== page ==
Re: How to maintain responsiveness during long functions?

Ian Peters <> writes:

> Hello,
> Recently, two people have sent me some very good reversi algorithms
> for inclusion into iagno.  Since many people have complained about the
> skill level of the computer players (very low), this is a good thing.
> However, obviously both algorithms need to spend a good bit of time
> thinking, and currently, this means that the game does not respond (ie
> menus, redraws, etc are not handled) until the computer makes its
> move.
> What is the `proper' way to handle this?  Is there any simple way to
> tell it to process any pending events at critical junctions in the
> algorithm, or do I have to either restructure the algorithms to work
> through with the gtk event system, or make the application threaded?

As people have mentioned, you can periodically check
for events.

(The "modern" way of doing this is:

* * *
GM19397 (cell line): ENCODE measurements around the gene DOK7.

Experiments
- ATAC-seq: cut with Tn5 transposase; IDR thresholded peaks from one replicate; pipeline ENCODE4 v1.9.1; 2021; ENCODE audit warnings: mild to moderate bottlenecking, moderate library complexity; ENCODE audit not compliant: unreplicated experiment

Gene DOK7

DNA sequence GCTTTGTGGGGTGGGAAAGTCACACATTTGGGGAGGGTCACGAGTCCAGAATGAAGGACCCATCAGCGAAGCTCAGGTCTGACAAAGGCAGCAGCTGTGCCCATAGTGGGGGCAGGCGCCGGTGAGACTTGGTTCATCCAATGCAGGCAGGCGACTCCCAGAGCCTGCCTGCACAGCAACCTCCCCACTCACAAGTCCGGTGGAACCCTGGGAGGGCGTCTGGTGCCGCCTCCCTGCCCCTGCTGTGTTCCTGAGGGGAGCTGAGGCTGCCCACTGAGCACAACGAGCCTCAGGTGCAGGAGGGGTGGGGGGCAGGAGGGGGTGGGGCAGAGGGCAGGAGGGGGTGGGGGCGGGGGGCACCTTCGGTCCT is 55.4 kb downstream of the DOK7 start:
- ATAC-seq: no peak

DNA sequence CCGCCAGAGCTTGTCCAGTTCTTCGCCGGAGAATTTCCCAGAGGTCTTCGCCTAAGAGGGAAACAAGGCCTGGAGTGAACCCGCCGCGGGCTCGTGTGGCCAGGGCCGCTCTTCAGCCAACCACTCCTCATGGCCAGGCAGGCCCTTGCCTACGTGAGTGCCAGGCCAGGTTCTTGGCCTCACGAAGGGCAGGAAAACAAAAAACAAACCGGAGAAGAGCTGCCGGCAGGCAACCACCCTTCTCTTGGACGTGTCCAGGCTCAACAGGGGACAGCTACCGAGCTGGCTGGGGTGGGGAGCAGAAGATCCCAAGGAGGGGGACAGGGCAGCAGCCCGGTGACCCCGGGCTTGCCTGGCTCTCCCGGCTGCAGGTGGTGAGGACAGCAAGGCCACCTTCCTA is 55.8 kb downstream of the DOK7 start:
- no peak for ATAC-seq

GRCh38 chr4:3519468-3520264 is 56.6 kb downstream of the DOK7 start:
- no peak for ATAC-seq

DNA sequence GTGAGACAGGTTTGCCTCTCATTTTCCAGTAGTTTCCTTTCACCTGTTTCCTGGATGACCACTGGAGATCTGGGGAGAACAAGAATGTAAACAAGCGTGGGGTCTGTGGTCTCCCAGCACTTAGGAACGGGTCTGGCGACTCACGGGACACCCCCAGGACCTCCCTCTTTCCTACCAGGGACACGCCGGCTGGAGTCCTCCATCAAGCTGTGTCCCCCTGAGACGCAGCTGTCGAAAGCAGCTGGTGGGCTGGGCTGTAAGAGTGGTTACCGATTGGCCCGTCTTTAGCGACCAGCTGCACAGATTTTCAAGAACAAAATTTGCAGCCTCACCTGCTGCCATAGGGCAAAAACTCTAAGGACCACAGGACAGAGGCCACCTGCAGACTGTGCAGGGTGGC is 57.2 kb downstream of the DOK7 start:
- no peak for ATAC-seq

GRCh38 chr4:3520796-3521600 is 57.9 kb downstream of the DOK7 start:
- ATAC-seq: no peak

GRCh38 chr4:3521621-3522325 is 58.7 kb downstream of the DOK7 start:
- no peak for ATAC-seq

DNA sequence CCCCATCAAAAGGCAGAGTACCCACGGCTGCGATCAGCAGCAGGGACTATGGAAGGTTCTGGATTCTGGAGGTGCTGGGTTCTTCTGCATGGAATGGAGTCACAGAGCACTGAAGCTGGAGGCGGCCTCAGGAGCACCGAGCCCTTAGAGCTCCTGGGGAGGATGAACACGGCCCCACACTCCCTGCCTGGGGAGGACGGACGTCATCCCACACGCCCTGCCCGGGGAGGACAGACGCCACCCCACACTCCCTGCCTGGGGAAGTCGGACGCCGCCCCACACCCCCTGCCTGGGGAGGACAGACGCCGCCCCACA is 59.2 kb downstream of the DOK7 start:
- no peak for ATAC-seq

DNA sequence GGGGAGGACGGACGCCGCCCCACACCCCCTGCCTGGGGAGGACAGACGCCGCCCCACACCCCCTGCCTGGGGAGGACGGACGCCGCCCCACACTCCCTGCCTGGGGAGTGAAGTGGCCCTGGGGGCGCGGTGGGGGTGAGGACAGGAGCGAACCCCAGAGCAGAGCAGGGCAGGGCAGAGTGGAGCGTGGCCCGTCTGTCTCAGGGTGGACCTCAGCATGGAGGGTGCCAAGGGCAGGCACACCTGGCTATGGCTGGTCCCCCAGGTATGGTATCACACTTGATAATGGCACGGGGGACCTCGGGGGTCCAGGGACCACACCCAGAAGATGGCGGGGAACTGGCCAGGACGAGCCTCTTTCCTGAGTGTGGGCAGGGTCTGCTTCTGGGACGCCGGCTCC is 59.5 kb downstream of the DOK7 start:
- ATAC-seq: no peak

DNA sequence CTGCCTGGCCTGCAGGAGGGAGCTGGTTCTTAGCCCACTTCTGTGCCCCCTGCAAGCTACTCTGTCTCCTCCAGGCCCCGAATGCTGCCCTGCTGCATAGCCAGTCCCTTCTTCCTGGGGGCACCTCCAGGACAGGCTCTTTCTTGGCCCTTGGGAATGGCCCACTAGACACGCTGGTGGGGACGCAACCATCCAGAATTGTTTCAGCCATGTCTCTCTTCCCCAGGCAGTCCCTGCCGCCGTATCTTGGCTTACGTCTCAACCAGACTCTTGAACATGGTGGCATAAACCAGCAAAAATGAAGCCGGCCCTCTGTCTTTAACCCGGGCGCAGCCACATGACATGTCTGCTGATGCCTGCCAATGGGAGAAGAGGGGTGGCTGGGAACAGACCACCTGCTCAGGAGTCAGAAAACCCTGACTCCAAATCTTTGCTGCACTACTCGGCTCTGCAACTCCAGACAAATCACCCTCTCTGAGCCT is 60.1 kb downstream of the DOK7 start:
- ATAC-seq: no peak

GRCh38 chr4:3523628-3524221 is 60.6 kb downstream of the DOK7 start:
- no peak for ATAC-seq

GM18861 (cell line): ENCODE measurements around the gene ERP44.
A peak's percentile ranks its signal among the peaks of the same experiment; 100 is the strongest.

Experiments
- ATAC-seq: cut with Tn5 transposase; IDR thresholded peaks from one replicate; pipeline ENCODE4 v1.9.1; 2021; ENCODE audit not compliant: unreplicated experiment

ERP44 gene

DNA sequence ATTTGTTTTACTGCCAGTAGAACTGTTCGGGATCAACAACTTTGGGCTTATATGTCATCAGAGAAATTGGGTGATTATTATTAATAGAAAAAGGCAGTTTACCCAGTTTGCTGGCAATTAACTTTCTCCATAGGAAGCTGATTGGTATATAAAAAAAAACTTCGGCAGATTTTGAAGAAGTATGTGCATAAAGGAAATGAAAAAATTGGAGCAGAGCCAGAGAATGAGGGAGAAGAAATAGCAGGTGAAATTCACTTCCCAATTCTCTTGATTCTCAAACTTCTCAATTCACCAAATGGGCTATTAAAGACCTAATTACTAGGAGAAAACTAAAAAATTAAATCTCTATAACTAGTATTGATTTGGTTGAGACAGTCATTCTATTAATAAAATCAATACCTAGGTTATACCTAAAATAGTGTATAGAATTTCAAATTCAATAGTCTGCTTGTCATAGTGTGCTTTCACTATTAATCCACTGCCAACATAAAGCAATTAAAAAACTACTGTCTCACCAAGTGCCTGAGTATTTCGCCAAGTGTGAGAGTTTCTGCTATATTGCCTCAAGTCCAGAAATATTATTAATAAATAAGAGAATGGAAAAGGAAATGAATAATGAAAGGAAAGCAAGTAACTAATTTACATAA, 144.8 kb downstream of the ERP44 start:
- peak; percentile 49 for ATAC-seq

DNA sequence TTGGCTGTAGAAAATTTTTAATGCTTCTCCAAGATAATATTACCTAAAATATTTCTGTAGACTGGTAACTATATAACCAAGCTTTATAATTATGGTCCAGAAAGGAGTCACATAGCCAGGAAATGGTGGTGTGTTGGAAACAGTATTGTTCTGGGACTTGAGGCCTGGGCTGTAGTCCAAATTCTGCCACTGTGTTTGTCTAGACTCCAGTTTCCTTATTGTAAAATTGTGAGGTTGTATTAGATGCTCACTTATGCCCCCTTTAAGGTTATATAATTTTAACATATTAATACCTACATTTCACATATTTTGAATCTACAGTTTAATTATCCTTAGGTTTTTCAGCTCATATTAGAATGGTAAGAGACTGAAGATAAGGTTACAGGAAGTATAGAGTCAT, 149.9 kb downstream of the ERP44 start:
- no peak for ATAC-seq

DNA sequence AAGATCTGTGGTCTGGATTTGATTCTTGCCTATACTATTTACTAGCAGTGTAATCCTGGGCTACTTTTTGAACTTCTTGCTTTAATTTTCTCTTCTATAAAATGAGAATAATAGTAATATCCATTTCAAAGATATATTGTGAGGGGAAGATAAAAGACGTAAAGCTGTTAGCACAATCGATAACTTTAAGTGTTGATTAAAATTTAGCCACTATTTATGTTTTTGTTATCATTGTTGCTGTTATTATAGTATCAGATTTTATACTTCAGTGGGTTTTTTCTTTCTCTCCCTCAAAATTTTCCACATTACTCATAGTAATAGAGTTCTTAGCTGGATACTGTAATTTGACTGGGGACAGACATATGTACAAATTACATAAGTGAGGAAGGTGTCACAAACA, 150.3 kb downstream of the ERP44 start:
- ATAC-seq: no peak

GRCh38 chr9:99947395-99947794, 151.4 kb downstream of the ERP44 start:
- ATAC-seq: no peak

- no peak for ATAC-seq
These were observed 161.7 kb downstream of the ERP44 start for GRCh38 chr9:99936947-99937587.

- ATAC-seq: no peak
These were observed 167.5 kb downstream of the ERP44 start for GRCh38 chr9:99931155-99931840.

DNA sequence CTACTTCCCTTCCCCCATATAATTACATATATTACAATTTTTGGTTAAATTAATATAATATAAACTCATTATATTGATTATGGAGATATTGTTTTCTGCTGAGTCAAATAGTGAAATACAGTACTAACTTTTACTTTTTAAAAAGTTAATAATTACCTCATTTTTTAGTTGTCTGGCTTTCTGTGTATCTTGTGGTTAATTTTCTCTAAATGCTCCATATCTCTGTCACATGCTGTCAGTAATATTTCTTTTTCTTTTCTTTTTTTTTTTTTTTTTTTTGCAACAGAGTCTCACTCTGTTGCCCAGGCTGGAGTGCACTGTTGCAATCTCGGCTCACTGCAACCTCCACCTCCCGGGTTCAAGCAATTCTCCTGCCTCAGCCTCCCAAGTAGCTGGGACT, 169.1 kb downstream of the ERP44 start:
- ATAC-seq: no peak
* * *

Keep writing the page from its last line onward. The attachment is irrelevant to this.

while (g_main_iteration(FALSE))
   /* Nothing */;

If this is not sufficient, I would suggest splitting
the program into front-end/back-end. Since reversi
is stateless, you can do this easily enough. The protocol 
would look something like:

Frontend: (color of player and current board position)
BLACK ----B---W---B-WW---BBWB--
Backend: (next move)
Combined with a io handler, this makes it very 
easy to make the front end responsive, and write
the backend in a simple fashion.

Cancellation (for instance, if the user hits the
undo button while the computer is thinking) is easy -
you just kill the current backend process and
start a new one.


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